“The Patient” was created and written by Joel Fields and Joseph Weinberg, with directing done by a few different people (names will be in tags). And I think this show is generally well crafted. Scene direction have a nice pace to them and have just the right amount of linger to build a nice suspense, editing has a really fun flair to it, and there’s some really interesting shots throughout. It’s just solidly built stuff.

This show’s been pretty well received. On Rotten Tomatoes it has an 88% positive rating and a “Fresh” certification. On Metacritic it has a score of 74/100. And on imdb.com it has a score of 7.0/10.

So while it might be a bit longer than I felt necessary, “The Patient” is still a really fun and compelling little thriller series. It has a really good story, really good characters, fantastic performances, good music, and great directing/editing. Time for my final score. *Ahem*. My final score for “The Patient” is an 8.01/10. So while it certainly is flawed, I’d still say that it’s worth watching.

My review of “The Patient” is now completed.

Steve Carell’s a bit good at this whole acting stuff, isn’t he?

Movie Review: The Night House (2021)

Spooky goings-on are happening on this here blog. I mean, it has through this entire month, but it’s happening once again. So let’s see what kind of spooks we’re dealing with this time.

Ladies, gents, and non-binaries… “The Night House”.

Following the recent death of her husband, a grieving Beth (Rebecca Hall) slowly starts finding out that he may have been keeping some dark secrets from her, all while strange things start happening in her house. “The Night House” is a slow burn of a movie, a psychological horror that over the course of its runtime mess with the viewer. Sure, there are more in-your-face scare-scares too, and those are used to great effect, but the biggest strength is how it uses themes of trauma and grief to create an otherworldly atmosphere that made me question everything I was watching. And this uneasiness kept me on edge right from the word go, deeply unsettling me while also handling its themes in heartbreaking and deeply resonant ways. It’s a scary and beautifully told story that I absolutely adored following.

What I like about the characters in this is how real they feel, while still allowing for a fair bit of the theatricality that can be found in movies. Even as weird shit happens, there’s something that makes these people feel grounded in some sort of reality, which makes them really compelling to watch. And that’s as far as I’ll go in terms of characterization, as revealing any more could/may take any impact away. Anyhow, holy fuck, Rebecca Hall is amazing in this. I’ve been a fan of hers for quite a while now, but I will never cease to be astonished by how well she plays these sorts of characters. There’s so much going through her character’s mind at any given moment, and Hall just nails it masterfully. The supporting cast is great too, featuring people like Sarah Goldberg, Vondie Curtis-Hall, Evan Jonigkeit, Stacy Martin, and more, all giving stellar performances.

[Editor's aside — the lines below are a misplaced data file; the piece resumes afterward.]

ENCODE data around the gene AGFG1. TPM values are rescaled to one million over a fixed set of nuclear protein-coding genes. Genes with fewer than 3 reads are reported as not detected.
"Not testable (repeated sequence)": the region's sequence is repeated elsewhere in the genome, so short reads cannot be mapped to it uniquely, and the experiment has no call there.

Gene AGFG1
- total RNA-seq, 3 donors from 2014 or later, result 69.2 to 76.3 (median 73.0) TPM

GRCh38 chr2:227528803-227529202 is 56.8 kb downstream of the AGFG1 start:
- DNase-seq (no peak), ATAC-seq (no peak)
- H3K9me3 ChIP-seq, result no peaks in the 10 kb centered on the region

The score for the movie was composed by Ben Lovett, and I thought it was pretty great. Sure, some of it does devolve into the typical crescendo-ing horror droning, but then there are also some really interesting tracks utilizing strings amongst other things to create a brooding and quite spooky atmosphere, that also has this underlying sadness to it. It creates a sonically interesting and emotionally rich soundscape that I found quite compelling to listen to. There’s also some licensed music used throughout, and it works pretty well too. This movie has good music.

“The Night House” was directed by David Bruckner, and I think did a stellar job here. His directing style is fairly slick, without being overly flashy, creatively using space, blocking, and light/darkness to create visually striking shots that also work well to tell the story or just scare me. Combine this with Elisha Christian’s stunning cinematography, and you get one of the most visually intriguing horror movies I’ve seen in recent years. There’s also some clever and interesting visual effects here that work really well for this movie, they’re not super in-your-face, but when they’re there, they are just so cool.

This movie has been mixed to positively received. On Rotten Tomatoes it has an 87% positive rating and a “Fresh” certification. On Metacritic it has a score of 68/100. And on imdb.com it has a score of 6.5/10.

“The Night House” unsettled me in a way no movie has before. Sure, others have deeply scared and unsettled me, but this movie does it in a unique way I can’t fully explain. It has a great story, great characters, fantastic performances, great music, and fantastic directing/cinematography. Time for my final score. *Deep inhale*. My final score for “The Night House” is a 9.89/10. So it gets the “SEAL OF APPROVAL!”.

My review of “The Night House” is now completed.

Can we get Rebecca Hall a nice movie? Between this and “Christine” and probably something else, she plays a lot of characters who get put through the wringer, and it’d be nice to see her just have a nice day for once.

Movie Review: Deliver Us from Evil (2014)

My friends, I once again deliver a Month of Spooks review for y’all. So let’s quit this dawdling and get into it.

Ladies, gents, non-binaries… “Deliver Us from Evil”.

As a series of strange, violent crimes start plaguing New York City, police officer Ralph Sarchie (Eric Bana) finds himself having to team up with a very unique priest (Edgar Ramírez) in order to try and solve these disturbing goings-on. “Deliver Us from Evil” is a tale of two conflicting elements. At first glance it’s an atmospheric cop thriller, showing a man trying to do his job, all while dealing with an inner turmoil. And that bit I genuinely really like, there’s a lot of interesting and surprisingly compelling drama going on for it with Sarchie, the case, his family, and a few more things. But it also presents this fun, pulpy detective thriller that I enjoyed following, even if the movie drags towards the middle. But then we have the second part of the movie, which is the more overt supernatural horror shenanigans. Some of it is kinda fun, such as some of the stuff in the last act. But a lot of the horror stuff in the first two just doesn’t work for me. There’s a great sense of atmosphere with the movie, but when the scares hit, they kind of deflate it and take me out of the movie. So the horror of the HORROR movie is a bit of an issue. So the story here is very much a mixed bag.